The major advantage CancerVax enjoyed was that drug discovery was conducted at a research institute with the founder of CancerVax holding all commercialization rights to the technology that were than licensed to the company. They retained worldwide commercialization rights to Canvaxin and intended to market it through their own sales force or co-promote it in the United States while establishing strategic collaborations abroad. Manufacturing was also conducted at their own biologics manufacturing facility, with plans of expansion in 2004 and 2005 to accommodate commercial demand. In addition to Canvaxin, they planned on using the proprietary specific active immunotherapy, anti-angiogenesis and T-oligonucleotide, or telomere homolog oligonucleotide, technology platforms, as well as on human monoclonal antibody technology. In 2002, they acquired Cell-Matrix, Inc., a private company with expertise in angiogenesis. This technology was believed to complement their vaccine technology and could help develop new applications for curing other diseases using active immunotherapy and anti-angiogenesis.
Three months after the poor Phase III data forced it to suspend work on Canvaxin, CancerVax agreed to team up with Micromet, a private German company, in a buyout valued at $126.7 million. Cancervax used an Initial Public Offering (IPO) in August 2003, listing on NASDAQ at $13.00 a share. In fiscal years 2004 and 2005, Cancervax recorded net losses of $56 million and 40 million, respectively. By December, 2006, the stock price had fallen to $3.46. In May 2006, when Micromet was formally taken over by CancerVax in a reverse merger, a new NASDAQ-listed company was formed and renamed “Micromet Inc.” The merger was “reversed” in that although CancerVax technically acquired Micromet, shareholders of Micromet received 67.5% of the shares of the new combined company, giving them control of the newly formed Micromet Inc. The deal allowed Micromet access to leverage CancerVax’s existing U.S. public company infrastructure, and added a preclinical candidate for solid tumors to their product portfolio.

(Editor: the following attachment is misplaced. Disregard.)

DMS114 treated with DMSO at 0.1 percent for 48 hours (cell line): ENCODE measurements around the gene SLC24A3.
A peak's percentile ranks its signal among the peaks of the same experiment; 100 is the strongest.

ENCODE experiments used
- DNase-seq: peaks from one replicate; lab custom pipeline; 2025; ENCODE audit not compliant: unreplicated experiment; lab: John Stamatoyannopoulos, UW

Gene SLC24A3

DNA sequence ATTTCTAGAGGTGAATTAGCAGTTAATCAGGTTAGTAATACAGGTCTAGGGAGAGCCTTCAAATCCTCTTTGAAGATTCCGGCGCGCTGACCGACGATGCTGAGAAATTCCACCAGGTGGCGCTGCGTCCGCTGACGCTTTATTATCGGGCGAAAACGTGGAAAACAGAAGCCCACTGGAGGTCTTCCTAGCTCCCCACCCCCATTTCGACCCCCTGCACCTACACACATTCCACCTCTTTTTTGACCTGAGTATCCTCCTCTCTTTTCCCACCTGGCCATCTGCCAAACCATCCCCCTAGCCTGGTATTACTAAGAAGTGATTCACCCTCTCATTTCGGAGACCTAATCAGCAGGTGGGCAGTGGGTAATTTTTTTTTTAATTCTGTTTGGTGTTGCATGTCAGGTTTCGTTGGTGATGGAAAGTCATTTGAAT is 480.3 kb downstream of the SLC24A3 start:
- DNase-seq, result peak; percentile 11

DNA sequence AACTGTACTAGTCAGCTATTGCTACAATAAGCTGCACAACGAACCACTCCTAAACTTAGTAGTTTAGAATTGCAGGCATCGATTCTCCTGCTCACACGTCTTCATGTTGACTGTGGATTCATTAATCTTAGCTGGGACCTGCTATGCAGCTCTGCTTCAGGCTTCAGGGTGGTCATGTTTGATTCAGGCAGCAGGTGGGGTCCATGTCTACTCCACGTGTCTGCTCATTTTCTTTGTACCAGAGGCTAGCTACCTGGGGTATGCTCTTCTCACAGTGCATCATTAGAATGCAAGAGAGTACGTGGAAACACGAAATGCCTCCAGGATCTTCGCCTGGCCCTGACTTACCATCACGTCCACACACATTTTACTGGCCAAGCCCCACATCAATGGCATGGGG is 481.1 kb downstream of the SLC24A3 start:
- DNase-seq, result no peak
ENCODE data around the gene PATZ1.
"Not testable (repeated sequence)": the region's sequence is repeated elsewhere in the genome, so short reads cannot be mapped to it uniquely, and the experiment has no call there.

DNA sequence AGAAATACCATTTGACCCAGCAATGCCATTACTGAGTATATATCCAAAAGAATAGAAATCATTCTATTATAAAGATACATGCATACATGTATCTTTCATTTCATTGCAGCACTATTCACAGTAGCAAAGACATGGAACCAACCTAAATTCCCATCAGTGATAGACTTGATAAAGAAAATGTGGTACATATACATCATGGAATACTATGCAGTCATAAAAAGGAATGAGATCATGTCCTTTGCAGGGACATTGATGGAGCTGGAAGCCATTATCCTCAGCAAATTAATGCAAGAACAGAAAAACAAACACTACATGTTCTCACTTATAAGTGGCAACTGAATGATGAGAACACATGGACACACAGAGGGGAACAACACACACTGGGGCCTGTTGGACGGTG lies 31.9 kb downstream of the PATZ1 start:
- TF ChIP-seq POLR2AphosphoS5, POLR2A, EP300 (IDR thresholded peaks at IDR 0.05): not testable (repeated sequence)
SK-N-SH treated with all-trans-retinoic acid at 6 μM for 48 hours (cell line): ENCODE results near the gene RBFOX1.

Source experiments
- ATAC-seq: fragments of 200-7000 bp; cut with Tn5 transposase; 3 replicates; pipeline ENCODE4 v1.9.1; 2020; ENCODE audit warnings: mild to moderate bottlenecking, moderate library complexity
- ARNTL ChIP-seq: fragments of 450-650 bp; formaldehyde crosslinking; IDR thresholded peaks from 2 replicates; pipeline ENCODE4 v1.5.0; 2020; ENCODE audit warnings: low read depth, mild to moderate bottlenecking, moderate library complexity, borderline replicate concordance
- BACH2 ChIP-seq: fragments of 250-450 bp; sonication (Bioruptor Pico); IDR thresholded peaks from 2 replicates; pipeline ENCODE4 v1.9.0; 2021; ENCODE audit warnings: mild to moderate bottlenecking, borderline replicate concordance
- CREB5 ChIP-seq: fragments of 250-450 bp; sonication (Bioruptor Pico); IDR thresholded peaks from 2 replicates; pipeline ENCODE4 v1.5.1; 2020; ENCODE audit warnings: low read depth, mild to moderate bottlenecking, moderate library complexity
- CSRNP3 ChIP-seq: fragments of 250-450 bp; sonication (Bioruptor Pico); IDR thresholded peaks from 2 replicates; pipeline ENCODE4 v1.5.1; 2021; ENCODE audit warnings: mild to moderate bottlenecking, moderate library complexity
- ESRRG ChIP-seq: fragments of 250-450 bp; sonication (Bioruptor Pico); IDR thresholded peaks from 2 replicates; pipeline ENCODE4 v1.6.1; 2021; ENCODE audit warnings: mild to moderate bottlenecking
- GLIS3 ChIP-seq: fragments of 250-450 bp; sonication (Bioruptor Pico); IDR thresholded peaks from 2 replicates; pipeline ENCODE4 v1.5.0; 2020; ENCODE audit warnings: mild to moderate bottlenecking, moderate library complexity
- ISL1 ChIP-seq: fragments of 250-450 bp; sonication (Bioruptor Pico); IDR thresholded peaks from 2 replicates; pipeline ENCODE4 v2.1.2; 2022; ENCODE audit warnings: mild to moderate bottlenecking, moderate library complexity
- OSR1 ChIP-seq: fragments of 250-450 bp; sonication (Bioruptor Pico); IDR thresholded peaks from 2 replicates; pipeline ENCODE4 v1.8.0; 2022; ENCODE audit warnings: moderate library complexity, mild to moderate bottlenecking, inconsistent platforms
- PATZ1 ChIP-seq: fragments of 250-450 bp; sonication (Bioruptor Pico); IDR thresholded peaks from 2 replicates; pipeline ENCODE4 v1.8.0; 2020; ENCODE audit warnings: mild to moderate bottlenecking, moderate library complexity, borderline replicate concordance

CancerVax and Micromet likely chose to enter into this reverse merger because CancerVax needed a way to rebound after the failure of Canvaxin, and Micromet needed an easy way to go public. Because of high underwriting fees and the fixed costs of going public through investment banks, it is difficult for small firms to go public via an IPO because of insufficient liquidity gains. Small, private firms, like Micromet, are less likely to find hiring an underwriter to be a positive net present value project and hence gain more benefits from going public by a reverse merger rather than an IPO.v Micromet Inc. started trading on NASDAQ on May 9, 2006, opening at $9.33 and closed at 6.54 with a volume of 40,925 shares traded. Micromet announced in 2008 that it was seeking to raise $40 million through issuing additional stock